Vietnam’s manufacturing sector might be temporarily becalmed amid declining global demand, but its long-term outlook is rosy thanks to FDI, according to experts.
The EuroCham Business Climate Index (BCI), a quarterly benchmark seeking to measure the level of confidence of European companies investing in Vietnam, fell for the third time in a row in the last quarter to 48 points, down 25 points from the first quarter of 2022.
“Things were definitely less positive in the fourth quarter of 2022 than they were earlier in the year,” said Alain Cany, chairman of the European Chamber of Commerce (EuroCham) in Vietnam.
Industrial production is likely to further slow down in 2023, but the country’s economic potential is much higher than its regional and international competitors’, he said.
Many EuroCham members see Vietnam as central to their global investment strategy, he said.
Some 41% of members said in a recent poll they plan to move their operations from China to Vietnam, up from 13% in the third quarter of 2022.
35% said Vietnam is among the top five global investment destinations.
It is encouraging to see that FDI inflows from Europe and around the world remain high and continue to grow, especially in manufacturing and green industries, Cany said.
Recently Reuters reported that Chinese electronics company BOE Technology was planning to invest US$400 million in Vietnam for building two factories.
While negotiating to lease dozens of hectares of land in the north, the company is planning to build a small factory in the South, mainly for making screens to supply to Samsung and LG.
Last year Vietnam attracted $27.7 billion worth of FDI, down 11% from 2021.
However, FDI disbursement in 2022 is estimated at nearly $22.4 billion, up 13.5% year-on-year, making it the highest amount in the past five years.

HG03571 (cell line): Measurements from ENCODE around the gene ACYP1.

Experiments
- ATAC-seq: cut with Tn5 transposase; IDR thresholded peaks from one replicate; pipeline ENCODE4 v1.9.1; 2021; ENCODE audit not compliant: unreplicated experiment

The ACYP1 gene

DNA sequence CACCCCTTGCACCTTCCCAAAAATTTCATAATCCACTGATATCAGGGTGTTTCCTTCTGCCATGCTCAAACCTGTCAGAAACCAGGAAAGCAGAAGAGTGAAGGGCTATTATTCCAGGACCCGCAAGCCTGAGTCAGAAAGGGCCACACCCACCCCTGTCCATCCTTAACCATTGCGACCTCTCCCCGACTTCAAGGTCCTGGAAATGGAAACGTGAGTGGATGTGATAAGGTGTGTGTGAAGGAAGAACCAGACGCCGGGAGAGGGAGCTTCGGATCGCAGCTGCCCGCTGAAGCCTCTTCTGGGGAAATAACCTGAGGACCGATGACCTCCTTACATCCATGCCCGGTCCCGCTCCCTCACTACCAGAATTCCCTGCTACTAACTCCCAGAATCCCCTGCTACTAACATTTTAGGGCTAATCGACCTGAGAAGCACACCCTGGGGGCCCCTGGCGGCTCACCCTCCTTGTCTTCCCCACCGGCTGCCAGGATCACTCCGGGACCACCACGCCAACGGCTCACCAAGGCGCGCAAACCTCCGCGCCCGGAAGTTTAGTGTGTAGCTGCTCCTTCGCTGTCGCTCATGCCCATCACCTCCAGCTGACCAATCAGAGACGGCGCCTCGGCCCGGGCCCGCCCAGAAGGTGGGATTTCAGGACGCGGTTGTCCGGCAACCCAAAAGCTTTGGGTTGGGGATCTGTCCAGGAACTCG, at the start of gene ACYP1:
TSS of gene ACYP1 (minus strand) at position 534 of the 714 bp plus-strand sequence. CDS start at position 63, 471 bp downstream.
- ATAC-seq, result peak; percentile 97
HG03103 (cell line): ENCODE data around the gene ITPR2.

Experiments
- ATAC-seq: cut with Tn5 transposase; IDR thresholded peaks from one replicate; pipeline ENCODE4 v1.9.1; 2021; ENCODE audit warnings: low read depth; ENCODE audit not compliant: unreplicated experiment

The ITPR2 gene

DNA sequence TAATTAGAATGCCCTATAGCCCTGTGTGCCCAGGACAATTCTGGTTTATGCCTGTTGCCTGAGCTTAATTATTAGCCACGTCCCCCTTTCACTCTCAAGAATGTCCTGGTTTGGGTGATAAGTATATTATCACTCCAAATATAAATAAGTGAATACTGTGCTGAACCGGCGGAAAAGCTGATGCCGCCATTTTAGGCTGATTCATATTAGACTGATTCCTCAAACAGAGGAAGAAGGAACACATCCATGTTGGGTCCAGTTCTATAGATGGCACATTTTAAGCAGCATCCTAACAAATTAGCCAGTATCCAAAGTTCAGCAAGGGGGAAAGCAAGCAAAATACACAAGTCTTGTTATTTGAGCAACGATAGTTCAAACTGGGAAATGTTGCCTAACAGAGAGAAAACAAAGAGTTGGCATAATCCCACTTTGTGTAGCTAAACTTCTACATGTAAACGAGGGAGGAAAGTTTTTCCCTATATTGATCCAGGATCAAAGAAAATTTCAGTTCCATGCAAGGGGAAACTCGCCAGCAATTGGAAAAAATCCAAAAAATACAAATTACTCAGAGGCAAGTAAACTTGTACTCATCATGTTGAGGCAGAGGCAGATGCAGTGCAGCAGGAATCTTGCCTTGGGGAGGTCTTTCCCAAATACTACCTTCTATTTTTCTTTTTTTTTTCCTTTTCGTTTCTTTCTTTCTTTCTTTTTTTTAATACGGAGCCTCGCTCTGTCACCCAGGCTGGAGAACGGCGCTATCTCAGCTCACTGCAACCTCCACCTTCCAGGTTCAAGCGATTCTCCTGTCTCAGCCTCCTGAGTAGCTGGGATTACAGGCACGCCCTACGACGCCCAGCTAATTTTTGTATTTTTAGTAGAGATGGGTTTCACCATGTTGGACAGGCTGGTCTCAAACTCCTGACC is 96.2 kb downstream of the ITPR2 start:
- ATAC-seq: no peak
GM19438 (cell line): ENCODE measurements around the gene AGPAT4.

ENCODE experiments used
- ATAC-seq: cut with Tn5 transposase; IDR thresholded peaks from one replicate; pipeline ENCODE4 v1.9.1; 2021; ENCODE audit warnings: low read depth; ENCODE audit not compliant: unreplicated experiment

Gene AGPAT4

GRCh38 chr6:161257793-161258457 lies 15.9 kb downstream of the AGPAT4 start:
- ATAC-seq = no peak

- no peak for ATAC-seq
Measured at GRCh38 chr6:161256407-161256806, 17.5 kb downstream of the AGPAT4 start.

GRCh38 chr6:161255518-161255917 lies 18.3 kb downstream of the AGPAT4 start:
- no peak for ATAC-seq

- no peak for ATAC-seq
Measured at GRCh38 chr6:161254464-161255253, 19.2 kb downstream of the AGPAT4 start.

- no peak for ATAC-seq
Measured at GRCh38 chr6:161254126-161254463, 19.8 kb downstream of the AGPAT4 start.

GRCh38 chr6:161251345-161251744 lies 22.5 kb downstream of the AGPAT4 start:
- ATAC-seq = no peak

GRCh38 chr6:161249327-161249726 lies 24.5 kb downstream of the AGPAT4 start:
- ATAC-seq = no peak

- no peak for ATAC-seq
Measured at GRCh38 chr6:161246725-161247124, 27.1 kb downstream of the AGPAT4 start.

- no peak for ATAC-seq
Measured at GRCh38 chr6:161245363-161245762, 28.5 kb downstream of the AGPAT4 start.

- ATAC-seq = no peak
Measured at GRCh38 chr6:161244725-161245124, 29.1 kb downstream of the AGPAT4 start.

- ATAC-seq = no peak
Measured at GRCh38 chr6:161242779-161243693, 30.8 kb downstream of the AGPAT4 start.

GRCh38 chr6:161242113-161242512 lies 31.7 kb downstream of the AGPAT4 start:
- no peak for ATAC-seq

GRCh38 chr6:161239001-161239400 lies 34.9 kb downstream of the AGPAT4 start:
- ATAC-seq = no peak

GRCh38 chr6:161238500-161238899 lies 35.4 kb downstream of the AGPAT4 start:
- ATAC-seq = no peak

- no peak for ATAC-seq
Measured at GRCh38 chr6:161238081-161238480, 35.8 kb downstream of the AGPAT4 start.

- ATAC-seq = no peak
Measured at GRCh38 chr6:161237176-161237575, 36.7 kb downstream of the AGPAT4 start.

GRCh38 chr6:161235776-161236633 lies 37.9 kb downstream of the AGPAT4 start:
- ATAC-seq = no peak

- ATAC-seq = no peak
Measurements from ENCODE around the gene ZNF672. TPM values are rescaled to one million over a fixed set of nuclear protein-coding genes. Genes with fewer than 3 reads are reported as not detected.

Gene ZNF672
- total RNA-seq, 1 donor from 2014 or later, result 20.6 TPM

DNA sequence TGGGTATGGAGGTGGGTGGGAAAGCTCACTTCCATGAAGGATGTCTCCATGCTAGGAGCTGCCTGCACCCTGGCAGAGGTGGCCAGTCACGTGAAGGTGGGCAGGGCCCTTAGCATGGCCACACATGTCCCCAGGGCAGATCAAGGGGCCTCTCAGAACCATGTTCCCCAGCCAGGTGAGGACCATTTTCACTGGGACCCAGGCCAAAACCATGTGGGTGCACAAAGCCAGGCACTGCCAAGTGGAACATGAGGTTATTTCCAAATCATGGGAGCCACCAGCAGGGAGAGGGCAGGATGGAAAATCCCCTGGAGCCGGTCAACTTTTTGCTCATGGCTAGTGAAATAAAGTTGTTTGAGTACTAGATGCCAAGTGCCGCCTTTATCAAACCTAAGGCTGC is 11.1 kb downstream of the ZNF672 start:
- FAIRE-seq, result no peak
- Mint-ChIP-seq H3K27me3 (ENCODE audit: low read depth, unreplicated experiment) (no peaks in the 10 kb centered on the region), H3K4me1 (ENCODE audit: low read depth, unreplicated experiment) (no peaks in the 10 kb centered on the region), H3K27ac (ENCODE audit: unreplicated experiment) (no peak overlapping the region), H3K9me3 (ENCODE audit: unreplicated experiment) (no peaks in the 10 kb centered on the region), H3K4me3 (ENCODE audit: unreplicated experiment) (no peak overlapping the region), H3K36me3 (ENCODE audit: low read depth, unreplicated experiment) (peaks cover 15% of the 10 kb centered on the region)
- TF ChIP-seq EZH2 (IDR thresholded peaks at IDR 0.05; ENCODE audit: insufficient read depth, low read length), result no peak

SSI Securities Corporation said the trend of shifting production from China to Vietnam would drive economic growth in future.
It expected rents on industrial lands to increase slightly with new industrial parks attracting many foreign-invested enterprises.
Industrial real estate rent continued to grow in the last quarter of 2022, according to property consultancy Colliers.
In HCMC the average rent was $204 per square meter, up 2% from the third quarter, even as the occupancy rate rose from 91% to 92%.
Chi Vu, senior manager of industrial services at Colliers Vietnam, said the postponement and cancellation of export orders would surely affect foreign investors’ plans in Vietnam in the short term, but the country “is still seen as a strategic choice for supply chain diversification.”
EuroCham said Vietnam needs to remove legal obstacles to attract more FDI, adding the three biggest barriers for foreign companies include lack of clarity on regulations, administrative difficulties and visa and work permit difficulties.
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